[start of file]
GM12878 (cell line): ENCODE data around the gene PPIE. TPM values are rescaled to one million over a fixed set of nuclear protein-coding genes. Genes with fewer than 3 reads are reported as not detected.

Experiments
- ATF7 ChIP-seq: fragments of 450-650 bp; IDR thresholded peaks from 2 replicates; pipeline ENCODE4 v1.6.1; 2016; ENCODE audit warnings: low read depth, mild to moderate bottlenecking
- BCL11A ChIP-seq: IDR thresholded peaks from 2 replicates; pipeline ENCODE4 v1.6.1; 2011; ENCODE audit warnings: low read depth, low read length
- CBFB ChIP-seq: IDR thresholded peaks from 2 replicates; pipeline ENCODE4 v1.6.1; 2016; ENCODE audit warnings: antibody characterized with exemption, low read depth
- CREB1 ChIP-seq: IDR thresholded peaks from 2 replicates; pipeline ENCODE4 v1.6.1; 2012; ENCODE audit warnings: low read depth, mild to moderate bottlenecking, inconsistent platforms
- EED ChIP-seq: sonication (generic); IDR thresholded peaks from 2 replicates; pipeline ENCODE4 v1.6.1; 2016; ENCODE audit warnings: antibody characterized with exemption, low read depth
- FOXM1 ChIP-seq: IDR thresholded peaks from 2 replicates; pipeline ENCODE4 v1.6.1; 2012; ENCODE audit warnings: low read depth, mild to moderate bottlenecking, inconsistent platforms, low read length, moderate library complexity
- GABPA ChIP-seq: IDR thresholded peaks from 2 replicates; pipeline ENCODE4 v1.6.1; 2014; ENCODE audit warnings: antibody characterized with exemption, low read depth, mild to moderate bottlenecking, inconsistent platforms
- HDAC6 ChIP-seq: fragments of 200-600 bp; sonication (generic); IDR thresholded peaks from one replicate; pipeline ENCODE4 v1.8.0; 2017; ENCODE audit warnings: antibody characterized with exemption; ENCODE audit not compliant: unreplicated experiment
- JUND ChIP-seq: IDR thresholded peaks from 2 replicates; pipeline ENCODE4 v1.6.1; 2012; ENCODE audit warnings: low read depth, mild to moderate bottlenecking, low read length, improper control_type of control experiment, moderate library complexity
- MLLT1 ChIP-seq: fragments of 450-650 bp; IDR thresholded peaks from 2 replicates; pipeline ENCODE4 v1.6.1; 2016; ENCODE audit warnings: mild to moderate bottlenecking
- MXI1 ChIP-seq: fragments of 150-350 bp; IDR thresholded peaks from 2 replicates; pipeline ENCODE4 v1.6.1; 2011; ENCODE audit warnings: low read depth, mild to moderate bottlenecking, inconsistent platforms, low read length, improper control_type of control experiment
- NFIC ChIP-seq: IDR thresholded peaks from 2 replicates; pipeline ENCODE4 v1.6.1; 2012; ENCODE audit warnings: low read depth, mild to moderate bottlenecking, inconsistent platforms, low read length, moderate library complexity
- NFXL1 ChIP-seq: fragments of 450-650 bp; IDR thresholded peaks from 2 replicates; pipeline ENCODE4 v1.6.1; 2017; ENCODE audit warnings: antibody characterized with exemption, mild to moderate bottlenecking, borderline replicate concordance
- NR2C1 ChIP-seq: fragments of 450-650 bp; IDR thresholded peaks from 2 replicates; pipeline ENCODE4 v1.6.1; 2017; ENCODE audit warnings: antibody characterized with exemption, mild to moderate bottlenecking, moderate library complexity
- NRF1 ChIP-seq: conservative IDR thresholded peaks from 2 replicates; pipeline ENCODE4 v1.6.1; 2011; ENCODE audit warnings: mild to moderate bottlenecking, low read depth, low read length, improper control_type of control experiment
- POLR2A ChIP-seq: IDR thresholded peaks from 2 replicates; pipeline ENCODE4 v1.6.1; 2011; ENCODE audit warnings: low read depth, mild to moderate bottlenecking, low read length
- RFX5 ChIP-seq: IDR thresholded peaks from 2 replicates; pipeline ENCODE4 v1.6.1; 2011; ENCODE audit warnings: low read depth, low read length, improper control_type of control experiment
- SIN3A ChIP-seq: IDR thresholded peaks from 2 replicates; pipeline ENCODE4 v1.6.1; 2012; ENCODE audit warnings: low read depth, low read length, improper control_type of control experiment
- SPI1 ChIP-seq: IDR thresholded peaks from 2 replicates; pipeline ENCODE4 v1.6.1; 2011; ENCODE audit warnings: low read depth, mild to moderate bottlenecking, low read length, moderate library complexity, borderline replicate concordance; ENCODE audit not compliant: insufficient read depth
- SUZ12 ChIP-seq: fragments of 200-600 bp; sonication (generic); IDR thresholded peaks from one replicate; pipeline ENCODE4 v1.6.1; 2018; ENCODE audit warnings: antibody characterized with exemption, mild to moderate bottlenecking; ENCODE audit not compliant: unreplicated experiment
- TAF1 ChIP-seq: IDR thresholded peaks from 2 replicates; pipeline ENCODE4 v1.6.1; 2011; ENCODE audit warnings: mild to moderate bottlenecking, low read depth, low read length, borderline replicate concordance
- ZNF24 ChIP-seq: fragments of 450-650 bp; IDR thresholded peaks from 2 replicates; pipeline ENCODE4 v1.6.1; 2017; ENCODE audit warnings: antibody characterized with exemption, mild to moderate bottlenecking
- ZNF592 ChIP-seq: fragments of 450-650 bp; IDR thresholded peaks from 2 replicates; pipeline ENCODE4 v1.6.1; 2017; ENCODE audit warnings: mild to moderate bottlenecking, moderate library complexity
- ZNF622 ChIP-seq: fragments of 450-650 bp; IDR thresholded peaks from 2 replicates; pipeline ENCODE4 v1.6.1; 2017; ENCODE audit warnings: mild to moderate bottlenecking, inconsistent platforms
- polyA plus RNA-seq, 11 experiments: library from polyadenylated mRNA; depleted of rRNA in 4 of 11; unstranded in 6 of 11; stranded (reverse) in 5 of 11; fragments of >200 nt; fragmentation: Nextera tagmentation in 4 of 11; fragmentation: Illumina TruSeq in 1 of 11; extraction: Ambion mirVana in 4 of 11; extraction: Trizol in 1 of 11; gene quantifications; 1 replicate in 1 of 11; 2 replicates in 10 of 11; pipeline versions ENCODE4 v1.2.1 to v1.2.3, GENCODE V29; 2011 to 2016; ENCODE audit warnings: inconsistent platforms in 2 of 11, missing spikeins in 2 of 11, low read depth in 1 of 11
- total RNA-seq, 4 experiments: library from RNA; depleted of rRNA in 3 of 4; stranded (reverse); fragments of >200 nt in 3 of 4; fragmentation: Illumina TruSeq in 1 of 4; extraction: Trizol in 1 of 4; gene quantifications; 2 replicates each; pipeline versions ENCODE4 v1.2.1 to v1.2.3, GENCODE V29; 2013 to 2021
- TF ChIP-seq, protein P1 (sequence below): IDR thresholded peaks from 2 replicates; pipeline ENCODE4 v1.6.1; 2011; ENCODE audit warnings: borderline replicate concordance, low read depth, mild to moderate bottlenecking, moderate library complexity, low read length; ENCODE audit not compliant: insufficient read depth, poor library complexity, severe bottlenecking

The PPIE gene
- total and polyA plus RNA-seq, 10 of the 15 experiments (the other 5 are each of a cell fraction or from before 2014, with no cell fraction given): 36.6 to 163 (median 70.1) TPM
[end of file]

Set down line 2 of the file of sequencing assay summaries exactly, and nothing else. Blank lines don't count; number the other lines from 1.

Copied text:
Experiments